1.1billion reasons why light poverty must be eradicated
Across the globe the combined populations of Birmingham and Bristol die needlessly every year through light poverty, says Eric Rondolat of Philips Lighting.
The resourcefulness of the human race never ceases to surprise. We’re learning how to 3D print human organs; travelling in self-driving cars; and recently landed a spacecraft on the surface of a comet more than 500 million kilometers away.
Yet, for all of these triumphs of ingenuity, we live in a world where 1.1 billion people – more than one in seven – still do not have access to electric light.
The lack of this most fundamental service puts a stranglehold on human development. Without artificial light, life as we know it grinds to a halt at sunset. Communal life stops, children are unable to study, and businesses are forced to close.
Deprived of electric light, people resort to candles, kerosene lamps and fires to counter darkness – all too often with devastating consequences. These primitive light sources claim the lives of 1.5million people every year through fires and respiratory illnesses – the same number killed annually by HIV related illnesses.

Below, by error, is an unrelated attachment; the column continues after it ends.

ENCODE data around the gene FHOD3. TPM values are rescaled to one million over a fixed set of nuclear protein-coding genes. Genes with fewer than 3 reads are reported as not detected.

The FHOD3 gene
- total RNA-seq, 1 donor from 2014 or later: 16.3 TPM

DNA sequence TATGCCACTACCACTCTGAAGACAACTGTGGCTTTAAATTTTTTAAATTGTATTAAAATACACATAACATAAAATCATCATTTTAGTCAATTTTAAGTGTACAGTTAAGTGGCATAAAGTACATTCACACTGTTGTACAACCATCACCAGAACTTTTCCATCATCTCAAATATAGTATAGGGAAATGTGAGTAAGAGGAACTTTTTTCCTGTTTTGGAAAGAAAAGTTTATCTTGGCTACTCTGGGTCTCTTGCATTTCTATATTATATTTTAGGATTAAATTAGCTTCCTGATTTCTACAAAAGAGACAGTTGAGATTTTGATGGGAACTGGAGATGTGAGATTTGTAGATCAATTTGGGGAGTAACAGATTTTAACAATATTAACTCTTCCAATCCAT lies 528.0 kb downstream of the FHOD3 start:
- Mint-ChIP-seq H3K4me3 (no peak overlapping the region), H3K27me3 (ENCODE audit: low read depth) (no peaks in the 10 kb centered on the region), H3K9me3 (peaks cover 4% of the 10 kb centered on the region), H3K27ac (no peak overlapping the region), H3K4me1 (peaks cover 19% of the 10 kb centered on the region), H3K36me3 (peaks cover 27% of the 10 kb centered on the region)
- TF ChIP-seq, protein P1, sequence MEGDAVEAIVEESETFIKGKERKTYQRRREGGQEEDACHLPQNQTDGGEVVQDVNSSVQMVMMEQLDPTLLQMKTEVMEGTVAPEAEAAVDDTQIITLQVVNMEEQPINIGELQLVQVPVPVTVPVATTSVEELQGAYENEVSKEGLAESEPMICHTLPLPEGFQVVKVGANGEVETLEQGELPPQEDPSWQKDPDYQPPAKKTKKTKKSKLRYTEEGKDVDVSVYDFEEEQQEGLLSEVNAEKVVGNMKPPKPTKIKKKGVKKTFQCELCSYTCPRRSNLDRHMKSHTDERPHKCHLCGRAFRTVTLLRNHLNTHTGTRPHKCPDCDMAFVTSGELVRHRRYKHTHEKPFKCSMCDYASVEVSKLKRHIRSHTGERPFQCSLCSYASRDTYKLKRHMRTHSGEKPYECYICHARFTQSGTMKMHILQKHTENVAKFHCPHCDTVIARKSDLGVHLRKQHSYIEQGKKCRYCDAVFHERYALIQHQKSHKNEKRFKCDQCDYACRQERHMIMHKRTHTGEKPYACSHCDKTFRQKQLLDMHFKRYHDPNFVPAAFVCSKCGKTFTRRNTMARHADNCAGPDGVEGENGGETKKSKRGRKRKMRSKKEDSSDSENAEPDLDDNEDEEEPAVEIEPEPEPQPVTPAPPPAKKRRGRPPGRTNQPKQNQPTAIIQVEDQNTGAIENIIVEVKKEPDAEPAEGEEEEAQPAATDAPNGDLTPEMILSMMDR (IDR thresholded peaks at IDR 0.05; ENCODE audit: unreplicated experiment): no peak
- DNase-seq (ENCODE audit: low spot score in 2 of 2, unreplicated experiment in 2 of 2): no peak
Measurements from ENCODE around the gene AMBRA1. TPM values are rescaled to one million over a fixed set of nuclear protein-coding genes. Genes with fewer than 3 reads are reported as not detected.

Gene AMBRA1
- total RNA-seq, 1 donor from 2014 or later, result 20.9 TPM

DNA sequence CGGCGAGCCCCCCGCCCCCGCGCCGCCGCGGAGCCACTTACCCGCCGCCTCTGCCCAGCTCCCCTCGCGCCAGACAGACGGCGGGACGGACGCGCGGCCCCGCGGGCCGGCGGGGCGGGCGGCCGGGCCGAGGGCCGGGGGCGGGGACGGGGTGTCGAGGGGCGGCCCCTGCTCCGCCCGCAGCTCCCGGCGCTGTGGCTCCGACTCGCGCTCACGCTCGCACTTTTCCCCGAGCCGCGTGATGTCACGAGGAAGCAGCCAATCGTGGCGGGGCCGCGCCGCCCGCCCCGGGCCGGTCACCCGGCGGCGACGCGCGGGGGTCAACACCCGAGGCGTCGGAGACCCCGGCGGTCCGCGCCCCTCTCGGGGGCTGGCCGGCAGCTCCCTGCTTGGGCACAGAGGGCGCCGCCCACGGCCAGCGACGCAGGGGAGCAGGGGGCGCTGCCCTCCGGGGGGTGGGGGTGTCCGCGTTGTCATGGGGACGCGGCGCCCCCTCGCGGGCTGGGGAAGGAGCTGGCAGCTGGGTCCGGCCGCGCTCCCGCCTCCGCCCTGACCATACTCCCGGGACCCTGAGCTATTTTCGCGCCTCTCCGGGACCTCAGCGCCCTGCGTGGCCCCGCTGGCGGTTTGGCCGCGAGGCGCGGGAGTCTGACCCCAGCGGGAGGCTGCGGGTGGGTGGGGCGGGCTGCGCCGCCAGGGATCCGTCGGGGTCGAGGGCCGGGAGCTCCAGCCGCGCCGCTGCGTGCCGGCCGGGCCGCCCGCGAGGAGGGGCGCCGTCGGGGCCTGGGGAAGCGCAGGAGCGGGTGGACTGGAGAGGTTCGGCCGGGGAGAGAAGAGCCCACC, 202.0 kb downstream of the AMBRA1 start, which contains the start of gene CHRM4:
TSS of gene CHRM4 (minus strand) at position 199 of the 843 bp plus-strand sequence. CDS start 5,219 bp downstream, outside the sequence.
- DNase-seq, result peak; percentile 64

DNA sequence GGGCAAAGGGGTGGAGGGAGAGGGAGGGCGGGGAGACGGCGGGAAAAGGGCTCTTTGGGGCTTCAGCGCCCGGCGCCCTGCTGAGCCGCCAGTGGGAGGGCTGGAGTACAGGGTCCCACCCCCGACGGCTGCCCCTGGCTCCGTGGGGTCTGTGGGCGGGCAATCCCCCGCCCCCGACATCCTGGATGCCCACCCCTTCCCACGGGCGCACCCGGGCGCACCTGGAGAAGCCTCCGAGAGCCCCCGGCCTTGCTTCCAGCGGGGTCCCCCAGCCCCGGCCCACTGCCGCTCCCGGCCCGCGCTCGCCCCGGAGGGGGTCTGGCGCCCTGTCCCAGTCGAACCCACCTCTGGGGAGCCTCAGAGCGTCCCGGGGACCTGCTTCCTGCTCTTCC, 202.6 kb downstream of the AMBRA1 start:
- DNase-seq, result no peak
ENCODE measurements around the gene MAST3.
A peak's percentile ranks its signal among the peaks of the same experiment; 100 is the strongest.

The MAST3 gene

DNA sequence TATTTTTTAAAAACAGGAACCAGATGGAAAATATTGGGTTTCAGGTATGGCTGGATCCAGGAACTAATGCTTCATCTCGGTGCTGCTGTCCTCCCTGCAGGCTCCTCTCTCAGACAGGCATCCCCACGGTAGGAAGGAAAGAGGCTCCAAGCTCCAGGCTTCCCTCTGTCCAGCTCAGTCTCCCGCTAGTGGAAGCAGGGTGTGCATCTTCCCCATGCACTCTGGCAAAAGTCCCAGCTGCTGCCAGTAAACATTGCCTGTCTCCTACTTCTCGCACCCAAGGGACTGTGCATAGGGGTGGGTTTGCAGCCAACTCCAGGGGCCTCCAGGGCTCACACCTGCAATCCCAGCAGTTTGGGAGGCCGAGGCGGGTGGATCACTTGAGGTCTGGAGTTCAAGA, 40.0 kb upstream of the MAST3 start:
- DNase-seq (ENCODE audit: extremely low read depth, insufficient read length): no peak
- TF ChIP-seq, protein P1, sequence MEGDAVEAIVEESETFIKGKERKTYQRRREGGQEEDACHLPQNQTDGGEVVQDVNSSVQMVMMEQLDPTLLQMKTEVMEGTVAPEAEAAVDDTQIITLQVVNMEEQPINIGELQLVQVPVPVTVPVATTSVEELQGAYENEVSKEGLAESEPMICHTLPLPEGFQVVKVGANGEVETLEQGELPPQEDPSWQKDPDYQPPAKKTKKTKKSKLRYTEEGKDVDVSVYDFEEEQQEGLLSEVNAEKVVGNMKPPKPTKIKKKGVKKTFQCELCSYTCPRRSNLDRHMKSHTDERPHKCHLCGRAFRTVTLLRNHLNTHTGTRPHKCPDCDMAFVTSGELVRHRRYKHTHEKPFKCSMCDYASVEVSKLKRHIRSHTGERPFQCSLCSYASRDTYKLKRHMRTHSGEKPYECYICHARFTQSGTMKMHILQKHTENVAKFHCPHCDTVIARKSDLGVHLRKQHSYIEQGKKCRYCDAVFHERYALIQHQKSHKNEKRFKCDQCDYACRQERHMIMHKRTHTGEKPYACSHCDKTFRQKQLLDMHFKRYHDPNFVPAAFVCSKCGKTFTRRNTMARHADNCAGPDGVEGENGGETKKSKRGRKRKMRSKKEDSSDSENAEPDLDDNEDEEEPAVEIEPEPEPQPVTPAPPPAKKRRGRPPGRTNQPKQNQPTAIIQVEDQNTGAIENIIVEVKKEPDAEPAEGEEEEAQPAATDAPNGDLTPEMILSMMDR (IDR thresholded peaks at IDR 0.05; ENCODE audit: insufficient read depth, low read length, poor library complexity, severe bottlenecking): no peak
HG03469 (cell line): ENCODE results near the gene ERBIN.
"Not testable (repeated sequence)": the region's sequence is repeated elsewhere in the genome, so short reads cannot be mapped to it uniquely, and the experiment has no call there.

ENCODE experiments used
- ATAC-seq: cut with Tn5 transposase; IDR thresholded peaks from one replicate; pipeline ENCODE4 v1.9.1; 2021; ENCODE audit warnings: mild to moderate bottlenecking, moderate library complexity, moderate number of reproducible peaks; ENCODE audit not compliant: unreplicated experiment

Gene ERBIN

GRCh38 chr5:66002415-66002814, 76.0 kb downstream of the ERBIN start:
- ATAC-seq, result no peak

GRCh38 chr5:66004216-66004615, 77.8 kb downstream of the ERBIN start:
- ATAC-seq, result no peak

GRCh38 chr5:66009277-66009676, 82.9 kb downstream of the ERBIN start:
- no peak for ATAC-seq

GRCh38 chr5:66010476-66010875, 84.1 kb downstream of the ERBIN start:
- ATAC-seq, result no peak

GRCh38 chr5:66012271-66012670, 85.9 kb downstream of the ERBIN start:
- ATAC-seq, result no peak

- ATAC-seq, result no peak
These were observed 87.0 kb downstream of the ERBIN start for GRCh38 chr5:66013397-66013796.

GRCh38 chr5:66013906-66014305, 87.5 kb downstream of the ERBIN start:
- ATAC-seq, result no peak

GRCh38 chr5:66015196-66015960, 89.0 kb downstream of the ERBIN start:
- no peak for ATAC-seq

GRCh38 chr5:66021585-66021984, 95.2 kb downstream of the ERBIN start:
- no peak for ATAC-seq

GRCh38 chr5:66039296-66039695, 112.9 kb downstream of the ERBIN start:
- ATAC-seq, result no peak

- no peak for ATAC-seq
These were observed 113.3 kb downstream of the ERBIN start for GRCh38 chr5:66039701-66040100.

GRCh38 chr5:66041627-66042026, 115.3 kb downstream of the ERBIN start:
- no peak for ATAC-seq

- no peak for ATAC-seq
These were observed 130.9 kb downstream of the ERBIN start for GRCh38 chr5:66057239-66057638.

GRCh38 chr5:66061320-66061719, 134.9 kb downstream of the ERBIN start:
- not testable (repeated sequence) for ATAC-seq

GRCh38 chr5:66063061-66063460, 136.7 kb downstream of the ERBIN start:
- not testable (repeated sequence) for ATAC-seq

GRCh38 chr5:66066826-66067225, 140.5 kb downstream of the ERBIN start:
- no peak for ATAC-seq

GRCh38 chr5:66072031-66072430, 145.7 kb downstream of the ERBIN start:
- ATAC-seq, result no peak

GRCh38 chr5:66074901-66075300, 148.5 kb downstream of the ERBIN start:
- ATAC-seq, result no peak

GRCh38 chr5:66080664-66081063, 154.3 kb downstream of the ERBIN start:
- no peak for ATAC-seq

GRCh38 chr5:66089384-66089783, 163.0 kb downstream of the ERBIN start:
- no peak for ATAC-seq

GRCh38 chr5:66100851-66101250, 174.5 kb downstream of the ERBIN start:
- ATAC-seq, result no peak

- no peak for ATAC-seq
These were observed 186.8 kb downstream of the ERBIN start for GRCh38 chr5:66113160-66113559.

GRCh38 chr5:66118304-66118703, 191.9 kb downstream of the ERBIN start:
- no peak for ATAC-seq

Light poverty and the millions of associated deaths are avoidable – the technology to balance this inequality is all around us and taken for granted across most of the world. In those countries blighted by light poverty, the difficulty lies in administering the cure, not in creating it.
At first glance, the obvious solution might appear to be for affected countries to invest in electric grids and power plants to provide a reliable energy supply – and thus light – to all their citizens. However, the geography of many developing nations makes this simply unfeasible both logistically and financially. Furthermore, in many of those communities deemed to have access to electricity, erratic grid connections regularly plunge homes and businesses into darkness without warning.
The Telegraph | By Eric Rondolat, Chief Executive Officer, Philips Lighting 2015